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Vipul Gandhi*, Sushil Burle, Satish Kosalge
Hi-Tech College of Pharmacy Chandrapur
Padoli Phata,  Nagpur Highway, Morwa, Chandrapur-442406.

Some of the problems with Un productive relaxing treatments and insufficient repair aptitude in the central nervous system are most troubling problems for few neurological diseases. Providentially, the development of clinically relevant populations of stem cells has provided an opportunity to overcome the failure of endogenous repair systems and substitute new cells into the injured brain. However, there are still several existing difficulties in interpreting into clinical application. In this review, we mainly focus on the stem cell based therapies for Parkinson’s disease and discuss the possible advantages and drawbacks. We hope this review may provide suggestions for viable policies to overcome the current technical and biological issues relatedto the application of stem cells in Parkinson’s disease (Fu et al., 2015).


Reference Id: PHARMATUTOR-ART-2587

PharmaTutor (Print-ISSN: 2394 - 6679; e-ISSN: 2347 - 7881)

Volume 6, Issue 6

Received On: 12/03/2018; Accepted On: 17/04/2018; Published On: 01/06/2018

How to cite this article: Gandhi V, Burle S, Kosalge S; Stem Cell Therapy for Parkinson’s disease: A Review; PharmaTutor; 2018; 6(6); 1-8;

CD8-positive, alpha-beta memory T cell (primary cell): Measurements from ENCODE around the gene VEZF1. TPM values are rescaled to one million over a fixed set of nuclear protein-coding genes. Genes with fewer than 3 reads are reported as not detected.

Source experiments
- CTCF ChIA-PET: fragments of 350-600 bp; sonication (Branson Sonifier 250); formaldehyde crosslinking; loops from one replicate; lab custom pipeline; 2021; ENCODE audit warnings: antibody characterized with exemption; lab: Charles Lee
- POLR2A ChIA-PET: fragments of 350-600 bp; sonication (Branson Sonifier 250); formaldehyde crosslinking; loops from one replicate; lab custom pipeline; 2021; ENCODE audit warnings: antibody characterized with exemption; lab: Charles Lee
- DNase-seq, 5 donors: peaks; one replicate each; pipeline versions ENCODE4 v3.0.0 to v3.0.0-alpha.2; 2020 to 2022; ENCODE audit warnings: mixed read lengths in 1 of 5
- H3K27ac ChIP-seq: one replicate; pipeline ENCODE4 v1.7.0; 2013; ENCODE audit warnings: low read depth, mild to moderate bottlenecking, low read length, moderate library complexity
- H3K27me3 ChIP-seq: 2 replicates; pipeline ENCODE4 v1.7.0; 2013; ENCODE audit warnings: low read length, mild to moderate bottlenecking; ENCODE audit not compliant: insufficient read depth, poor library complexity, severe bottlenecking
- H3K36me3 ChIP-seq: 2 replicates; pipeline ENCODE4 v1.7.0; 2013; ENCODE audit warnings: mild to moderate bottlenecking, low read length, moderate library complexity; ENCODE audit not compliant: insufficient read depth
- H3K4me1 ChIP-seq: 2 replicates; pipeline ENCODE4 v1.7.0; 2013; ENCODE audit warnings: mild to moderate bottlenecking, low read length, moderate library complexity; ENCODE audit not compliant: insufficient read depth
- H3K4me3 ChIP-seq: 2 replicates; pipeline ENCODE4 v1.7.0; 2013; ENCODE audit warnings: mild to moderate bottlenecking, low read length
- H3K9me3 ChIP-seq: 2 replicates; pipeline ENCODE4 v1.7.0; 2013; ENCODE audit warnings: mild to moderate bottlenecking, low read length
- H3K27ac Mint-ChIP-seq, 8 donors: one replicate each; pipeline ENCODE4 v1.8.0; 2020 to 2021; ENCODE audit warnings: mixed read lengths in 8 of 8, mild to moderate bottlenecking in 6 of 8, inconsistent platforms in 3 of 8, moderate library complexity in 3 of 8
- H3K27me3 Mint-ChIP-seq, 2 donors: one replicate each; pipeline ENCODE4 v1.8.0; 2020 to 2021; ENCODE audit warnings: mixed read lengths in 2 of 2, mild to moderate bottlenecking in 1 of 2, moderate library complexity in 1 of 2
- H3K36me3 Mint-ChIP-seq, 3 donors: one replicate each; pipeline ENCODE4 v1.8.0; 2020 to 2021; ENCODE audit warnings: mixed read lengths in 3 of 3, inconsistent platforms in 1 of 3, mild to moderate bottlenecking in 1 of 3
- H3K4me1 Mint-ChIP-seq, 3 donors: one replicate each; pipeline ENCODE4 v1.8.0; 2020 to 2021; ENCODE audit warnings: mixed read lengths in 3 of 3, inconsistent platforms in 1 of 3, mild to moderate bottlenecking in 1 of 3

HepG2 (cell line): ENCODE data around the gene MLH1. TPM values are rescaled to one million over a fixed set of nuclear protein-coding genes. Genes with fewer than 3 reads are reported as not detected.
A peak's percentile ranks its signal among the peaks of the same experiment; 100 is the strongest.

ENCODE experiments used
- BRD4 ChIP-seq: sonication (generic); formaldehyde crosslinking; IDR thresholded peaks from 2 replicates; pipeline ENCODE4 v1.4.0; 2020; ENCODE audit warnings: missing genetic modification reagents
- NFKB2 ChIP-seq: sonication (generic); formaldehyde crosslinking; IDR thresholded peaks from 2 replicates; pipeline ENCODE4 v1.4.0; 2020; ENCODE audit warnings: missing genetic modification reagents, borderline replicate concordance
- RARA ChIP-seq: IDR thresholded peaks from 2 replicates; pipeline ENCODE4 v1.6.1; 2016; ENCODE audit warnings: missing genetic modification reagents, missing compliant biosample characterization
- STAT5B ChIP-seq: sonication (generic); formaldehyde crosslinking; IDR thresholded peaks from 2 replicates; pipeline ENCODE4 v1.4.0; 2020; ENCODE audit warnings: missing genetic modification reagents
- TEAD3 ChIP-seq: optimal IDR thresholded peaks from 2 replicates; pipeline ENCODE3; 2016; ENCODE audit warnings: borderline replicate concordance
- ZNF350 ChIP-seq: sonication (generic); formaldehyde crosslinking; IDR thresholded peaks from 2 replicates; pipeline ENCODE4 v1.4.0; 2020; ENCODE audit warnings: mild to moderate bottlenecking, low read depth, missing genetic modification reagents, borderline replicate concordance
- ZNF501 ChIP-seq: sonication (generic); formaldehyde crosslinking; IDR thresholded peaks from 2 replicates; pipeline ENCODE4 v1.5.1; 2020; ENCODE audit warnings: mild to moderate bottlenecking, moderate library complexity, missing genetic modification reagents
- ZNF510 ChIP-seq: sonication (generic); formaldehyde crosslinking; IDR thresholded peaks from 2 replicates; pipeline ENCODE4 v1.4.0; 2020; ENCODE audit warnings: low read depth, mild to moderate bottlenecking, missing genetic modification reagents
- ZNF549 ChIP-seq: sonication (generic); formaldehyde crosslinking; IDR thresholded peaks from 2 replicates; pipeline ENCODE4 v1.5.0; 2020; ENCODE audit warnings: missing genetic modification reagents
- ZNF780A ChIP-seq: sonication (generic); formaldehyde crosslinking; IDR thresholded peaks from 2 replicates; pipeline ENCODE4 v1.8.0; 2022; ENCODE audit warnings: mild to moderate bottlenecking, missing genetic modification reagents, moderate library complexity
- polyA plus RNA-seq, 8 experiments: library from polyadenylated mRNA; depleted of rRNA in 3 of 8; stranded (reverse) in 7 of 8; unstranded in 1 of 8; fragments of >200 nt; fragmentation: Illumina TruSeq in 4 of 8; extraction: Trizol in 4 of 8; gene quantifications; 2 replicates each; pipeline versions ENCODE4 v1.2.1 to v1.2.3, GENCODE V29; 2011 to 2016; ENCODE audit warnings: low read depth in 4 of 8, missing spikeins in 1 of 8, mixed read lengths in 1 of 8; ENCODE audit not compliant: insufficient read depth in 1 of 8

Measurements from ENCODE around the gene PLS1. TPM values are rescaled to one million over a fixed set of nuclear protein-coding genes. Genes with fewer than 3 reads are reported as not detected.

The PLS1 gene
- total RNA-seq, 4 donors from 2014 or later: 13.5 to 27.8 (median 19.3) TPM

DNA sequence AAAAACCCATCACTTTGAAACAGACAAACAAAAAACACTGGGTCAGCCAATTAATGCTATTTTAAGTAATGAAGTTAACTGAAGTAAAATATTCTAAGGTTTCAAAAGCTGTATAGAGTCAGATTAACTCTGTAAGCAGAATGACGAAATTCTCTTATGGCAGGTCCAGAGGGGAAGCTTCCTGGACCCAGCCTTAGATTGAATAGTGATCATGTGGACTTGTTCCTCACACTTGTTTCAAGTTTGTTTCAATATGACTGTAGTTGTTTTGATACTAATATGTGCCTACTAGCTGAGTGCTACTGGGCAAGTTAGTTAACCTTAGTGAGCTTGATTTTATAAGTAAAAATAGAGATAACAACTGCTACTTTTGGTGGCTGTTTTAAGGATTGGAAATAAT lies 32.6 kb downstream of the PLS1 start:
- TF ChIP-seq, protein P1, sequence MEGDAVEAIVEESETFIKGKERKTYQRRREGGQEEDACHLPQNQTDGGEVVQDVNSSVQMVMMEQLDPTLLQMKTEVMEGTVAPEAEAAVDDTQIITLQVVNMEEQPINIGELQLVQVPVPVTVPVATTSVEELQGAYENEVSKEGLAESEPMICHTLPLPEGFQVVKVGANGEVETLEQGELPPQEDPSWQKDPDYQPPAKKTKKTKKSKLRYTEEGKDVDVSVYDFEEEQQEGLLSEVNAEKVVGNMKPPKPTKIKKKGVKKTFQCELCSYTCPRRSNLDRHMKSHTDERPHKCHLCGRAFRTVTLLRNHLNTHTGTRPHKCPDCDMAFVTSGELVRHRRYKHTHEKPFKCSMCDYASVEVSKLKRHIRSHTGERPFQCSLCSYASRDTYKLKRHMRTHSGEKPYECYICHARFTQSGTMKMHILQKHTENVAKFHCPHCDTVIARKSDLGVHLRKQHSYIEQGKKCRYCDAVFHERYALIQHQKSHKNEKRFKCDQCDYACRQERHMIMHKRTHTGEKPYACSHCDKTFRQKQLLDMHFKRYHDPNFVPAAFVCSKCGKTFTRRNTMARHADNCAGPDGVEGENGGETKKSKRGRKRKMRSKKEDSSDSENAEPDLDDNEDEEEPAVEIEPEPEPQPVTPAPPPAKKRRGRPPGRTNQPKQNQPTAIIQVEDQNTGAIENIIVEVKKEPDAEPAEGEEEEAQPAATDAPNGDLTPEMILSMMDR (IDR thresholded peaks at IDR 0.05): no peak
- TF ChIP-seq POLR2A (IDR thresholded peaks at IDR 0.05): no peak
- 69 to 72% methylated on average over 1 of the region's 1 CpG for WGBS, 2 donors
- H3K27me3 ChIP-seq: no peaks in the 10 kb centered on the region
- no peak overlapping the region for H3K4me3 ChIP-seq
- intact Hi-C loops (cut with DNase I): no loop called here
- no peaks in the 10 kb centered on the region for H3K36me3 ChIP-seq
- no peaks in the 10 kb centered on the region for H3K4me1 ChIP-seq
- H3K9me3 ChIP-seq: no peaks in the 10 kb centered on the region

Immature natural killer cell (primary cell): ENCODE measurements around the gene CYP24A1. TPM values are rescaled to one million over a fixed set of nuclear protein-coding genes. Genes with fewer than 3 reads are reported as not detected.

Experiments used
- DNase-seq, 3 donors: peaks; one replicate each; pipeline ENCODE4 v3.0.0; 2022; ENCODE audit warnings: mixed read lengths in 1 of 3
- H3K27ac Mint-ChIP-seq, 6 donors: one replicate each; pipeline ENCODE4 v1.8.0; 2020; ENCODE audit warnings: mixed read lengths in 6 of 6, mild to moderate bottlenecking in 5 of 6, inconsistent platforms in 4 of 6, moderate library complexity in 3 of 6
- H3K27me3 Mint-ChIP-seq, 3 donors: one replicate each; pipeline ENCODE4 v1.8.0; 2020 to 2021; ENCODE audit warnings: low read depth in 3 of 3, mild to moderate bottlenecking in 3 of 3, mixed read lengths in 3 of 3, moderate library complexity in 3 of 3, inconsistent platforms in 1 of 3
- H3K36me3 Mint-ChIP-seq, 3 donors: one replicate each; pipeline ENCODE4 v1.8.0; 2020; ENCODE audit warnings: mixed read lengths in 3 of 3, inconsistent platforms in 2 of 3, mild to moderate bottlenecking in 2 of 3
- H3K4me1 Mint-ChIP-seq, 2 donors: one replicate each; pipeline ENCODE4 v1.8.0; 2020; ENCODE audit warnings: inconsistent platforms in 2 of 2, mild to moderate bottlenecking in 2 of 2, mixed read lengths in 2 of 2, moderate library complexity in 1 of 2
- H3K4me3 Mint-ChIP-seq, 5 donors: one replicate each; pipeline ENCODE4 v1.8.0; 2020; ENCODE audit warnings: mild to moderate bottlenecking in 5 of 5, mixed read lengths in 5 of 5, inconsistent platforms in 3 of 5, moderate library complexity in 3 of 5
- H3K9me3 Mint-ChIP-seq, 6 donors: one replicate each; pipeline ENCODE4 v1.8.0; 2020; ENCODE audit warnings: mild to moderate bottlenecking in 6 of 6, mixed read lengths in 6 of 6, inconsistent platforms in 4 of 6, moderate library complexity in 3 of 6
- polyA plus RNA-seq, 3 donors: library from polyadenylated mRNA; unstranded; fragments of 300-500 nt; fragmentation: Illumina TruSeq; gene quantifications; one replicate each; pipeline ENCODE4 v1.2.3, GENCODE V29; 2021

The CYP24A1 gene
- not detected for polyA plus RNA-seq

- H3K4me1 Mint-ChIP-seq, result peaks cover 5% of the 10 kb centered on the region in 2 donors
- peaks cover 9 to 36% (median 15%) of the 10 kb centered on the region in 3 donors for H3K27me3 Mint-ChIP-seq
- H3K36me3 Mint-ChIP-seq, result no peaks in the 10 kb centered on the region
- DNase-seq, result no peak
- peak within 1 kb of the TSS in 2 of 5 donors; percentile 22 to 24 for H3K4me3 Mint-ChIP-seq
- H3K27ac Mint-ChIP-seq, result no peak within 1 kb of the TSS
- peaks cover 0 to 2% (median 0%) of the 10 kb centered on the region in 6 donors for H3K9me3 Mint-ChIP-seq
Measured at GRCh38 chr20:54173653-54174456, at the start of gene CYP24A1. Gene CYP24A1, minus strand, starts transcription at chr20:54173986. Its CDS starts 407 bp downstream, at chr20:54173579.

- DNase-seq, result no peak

The Stem cells have the potential to develop into many different types of cells in the body. It mostly serves as a repair system for the body. This type of cells is of two type embryonic cells and adult cells.On a division, the stem cells have a potential while repairing it remains same or develop into another type of cell with more sophisticated functions it mostly develops as a muscle, brain or RBC cells.

The stem cells consist of many different types of cells it many modifies the embryonic and adult cell used to differentiate stem cells by the developmental stage of the animal from where this cellscome. The adult stem cells more correctly termed as “somatic” stem cells meaning from the body mostly found in the fetus, umbilical cord blood, placenta, and infants. In the 3- to 5-day-old embryo, called a blastocyst, the inner cells give rise to the entire body of the organism, including all of the many specialized cell types and organs such as the heart, lung, skin, sperm, eggs and other tissues. In some adult tissues, such as bone marrow, muscle, and brain, discrete populations of adult stem cells generate replacements for cells that are lost through normal wear and tear, injury, or disease. In laboratory scientist and researchers are continuously working on various aspects of stem cell how they are different from other cells, there essential properties and what makes them different from specialized cell types. Many new researchers are also using the stem cell for the screening of new Drugs moiety apart from this it also helpful for the development of model systems to study normal growth and identification of causes of birth defects (Canet et al., 2014).